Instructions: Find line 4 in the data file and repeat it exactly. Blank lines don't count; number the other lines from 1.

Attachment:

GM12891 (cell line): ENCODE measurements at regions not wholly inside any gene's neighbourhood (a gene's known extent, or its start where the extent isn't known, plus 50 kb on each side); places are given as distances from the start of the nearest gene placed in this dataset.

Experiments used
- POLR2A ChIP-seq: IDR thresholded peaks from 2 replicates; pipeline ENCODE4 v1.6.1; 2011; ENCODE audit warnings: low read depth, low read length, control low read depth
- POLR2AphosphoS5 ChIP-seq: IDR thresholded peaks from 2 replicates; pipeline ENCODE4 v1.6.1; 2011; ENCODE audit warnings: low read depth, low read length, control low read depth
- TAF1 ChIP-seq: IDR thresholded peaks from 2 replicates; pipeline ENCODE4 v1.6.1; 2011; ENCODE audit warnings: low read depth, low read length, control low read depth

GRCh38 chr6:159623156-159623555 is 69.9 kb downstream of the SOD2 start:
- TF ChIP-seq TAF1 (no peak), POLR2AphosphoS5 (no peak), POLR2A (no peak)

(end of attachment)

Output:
- POLR2AphosphoS5 ChIP-seq: IDR thresholded peaks from 2 replicates; pipeline ENCODE4 v1.6.1; 2011; ENCODE audit warnings: low read depth, low read length, control low read depth